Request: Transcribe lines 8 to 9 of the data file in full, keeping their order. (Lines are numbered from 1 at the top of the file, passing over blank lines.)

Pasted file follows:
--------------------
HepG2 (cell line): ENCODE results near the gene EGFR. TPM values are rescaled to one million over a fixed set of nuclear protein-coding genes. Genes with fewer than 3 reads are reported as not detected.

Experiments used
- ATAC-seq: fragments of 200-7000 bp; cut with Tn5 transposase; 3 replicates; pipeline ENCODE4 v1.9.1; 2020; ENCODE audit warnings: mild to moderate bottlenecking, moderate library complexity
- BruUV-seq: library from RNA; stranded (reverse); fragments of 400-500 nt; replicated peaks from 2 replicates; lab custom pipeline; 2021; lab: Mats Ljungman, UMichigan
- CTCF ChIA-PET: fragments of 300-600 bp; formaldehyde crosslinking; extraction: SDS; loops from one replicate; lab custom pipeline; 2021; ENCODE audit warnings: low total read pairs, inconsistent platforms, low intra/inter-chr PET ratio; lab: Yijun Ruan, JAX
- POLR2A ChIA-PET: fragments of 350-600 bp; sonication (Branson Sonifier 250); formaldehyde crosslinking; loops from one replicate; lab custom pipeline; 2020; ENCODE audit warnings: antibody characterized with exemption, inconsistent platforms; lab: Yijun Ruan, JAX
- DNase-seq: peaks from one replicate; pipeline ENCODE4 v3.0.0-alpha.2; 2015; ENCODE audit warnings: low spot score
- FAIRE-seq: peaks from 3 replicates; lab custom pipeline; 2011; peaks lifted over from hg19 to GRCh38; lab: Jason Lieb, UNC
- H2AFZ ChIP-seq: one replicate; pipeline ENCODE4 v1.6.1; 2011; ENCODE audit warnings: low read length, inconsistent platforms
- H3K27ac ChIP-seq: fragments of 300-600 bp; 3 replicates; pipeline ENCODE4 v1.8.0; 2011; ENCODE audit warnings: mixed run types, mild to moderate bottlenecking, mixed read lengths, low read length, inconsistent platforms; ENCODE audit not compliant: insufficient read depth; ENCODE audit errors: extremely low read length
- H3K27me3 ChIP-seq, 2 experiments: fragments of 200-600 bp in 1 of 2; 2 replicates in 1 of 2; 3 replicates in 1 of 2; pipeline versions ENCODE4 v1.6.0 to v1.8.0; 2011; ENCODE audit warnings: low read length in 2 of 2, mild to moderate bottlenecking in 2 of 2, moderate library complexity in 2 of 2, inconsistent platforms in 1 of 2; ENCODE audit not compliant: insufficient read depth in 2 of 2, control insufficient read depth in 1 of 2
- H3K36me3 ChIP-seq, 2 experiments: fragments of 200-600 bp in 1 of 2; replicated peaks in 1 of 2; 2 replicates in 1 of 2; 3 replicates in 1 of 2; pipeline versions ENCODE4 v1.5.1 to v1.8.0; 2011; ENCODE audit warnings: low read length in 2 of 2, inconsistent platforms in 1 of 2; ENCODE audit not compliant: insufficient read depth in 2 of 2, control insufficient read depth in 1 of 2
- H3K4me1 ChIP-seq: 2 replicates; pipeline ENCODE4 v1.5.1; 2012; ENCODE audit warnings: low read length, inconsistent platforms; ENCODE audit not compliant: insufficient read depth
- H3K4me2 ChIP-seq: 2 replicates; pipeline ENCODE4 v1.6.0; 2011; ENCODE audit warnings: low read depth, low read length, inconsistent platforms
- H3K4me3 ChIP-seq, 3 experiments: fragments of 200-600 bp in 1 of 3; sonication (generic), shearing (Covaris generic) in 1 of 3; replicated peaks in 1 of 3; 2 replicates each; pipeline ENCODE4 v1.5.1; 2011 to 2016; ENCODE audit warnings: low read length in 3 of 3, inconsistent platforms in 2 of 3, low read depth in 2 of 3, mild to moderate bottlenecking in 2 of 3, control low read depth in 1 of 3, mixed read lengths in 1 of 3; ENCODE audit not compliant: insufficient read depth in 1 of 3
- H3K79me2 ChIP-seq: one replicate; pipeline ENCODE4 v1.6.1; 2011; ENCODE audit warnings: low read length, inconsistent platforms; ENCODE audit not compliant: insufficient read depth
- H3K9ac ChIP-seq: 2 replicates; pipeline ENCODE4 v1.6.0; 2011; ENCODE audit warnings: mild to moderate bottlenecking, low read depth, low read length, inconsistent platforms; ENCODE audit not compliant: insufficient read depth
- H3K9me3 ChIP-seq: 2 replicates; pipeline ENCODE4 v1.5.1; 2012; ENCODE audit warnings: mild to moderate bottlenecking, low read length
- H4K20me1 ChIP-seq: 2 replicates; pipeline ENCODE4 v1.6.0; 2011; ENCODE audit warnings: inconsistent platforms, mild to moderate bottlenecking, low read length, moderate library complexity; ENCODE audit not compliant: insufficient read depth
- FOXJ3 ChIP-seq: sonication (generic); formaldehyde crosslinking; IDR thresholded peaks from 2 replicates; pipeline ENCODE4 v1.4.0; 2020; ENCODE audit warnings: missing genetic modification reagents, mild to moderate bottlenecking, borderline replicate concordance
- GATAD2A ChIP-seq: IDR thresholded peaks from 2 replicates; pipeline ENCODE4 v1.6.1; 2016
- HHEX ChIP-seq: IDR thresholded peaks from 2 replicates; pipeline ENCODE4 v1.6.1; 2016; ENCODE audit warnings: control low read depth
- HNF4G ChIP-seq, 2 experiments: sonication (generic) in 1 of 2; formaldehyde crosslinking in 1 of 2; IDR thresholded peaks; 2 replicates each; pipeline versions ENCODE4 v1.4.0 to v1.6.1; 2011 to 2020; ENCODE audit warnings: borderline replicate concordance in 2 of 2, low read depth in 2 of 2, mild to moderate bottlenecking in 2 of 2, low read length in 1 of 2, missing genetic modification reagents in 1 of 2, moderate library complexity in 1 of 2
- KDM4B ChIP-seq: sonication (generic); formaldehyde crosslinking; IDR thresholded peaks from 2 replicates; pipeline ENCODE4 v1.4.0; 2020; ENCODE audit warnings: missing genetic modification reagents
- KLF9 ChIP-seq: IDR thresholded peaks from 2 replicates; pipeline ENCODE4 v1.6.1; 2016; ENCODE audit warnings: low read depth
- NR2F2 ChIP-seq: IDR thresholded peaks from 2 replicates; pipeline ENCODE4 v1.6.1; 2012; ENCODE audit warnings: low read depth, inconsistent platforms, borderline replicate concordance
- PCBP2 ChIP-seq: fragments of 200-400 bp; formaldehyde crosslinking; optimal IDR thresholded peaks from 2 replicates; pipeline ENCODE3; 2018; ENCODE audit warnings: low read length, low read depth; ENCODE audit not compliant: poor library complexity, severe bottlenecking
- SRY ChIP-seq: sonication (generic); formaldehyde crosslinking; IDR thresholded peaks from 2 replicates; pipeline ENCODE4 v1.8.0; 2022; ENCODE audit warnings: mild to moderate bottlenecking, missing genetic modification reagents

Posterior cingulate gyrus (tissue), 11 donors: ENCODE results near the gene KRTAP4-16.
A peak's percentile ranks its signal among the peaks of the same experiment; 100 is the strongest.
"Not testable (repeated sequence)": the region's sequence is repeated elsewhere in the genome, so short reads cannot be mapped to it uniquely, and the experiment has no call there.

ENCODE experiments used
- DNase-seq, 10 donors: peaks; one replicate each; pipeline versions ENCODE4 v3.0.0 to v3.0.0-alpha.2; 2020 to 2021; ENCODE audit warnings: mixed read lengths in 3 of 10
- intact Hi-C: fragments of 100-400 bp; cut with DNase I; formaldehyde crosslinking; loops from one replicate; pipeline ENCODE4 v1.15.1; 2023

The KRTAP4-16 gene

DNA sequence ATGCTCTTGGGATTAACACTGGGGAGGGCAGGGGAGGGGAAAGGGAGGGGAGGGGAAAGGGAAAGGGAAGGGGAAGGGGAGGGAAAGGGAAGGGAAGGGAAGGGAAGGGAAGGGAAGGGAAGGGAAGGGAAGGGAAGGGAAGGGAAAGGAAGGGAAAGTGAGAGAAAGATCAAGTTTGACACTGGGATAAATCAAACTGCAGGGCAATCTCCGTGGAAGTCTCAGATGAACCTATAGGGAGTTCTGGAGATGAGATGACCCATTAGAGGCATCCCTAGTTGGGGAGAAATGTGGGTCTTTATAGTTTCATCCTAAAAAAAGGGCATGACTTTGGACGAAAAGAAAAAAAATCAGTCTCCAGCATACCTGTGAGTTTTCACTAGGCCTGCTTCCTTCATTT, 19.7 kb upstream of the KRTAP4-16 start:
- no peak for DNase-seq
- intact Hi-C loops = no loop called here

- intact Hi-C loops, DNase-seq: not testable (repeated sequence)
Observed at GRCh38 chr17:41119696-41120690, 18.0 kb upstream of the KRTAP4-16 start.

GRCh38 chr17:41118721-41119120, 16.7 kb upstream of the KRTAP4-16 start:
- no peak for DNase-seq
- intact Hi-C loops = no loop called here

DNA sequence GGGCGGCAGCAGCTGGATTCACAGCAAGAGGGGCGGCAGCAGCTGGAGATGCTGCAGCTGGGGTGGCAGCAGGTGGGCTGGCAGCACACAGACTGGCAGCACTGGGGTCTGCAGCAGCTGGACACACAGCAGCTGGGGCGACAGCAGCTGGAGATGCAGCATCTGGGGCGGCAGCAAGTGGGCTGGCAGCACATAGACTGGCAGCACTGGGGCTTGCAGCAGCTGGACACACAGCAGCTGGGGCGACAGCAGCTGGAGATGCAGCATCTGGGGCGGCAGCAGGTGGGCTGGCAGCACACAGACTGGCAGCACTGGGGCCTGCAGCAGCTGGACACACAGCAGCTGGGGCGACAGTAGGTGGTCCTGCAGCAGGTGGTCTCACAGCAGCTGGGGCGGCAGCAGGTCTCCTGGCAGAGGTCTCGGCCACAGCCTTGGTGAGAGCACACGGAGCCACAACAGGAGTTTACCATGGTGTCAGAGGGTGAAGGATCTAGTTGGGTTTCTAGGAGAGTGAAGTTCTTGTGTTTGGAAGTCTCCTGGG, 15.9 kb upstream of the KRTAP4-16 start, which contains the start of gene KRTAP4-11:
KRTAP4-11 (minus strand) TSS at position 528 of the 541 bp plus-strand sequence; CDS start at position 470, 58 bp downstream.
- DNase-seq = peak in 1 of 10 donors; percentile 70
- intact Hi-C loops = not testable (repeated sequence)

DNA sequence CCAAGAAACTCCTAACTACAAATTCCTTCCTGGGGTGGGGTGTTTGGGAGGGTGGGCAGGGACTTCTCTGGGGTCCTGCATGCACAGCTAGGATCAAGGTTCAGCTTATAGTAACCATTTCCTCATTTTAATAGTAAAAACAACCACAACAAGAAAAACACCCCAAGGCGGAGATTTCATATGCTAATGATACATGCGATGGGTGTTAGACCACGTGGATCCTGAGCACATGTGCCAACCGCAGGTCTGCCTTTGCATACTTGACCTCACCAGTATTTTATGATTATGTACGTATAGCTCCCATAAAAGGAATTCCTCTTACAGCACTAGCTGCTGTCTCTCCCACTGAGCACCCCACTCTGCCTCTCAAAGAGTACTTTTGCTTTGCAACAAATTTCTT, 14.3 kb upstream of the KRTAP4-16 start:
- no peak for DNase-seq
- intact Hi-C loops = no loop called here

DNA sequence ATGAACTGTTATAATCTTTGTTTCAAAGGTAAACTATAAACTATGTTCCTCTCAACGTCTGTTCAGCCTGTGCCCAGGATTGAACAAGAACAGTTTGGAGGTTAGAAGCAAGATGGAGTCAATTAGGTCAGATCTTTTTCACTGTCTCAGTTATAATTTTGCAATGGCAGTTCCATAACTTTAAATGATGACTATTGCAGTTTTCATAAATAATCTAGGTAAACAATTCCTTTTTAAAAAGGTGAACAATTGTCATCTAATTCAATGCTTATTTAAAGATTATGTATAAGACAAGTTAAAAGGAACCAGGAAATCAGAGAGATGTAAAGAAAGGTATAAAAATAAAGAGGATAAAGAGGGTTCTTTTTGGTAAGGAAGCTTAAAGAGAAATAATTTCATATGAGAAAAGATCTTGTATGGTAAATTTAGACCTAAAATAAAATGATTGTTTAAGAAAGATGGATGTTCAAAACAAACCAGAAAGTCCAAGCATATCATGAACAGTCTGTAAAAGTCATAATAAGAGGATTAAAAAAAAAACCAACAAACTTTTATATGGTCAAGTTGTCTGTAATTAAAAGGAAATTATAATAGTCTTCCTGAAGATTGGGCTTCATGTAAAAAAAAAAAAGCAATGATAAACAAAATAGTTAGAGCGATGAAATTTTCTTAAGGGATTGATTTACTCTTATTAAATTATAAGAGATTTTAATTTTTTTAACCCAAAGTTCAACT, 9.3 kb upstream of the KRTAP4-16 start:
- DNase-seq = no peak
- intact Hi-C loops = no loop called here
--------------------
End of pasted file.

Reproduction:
- FAIRE-seq: peaks from 3 replicates; lab custom pipeline; 2011; peaks lifted over from hg19 to GRCh38; lab: Jason Lieb, UNC
- H2AFZ ChIP-seq: one replicate; pipeline ENCODE4 v1.6.1; 2011; ENCODE audit warnings: low read length, inconsistent platforms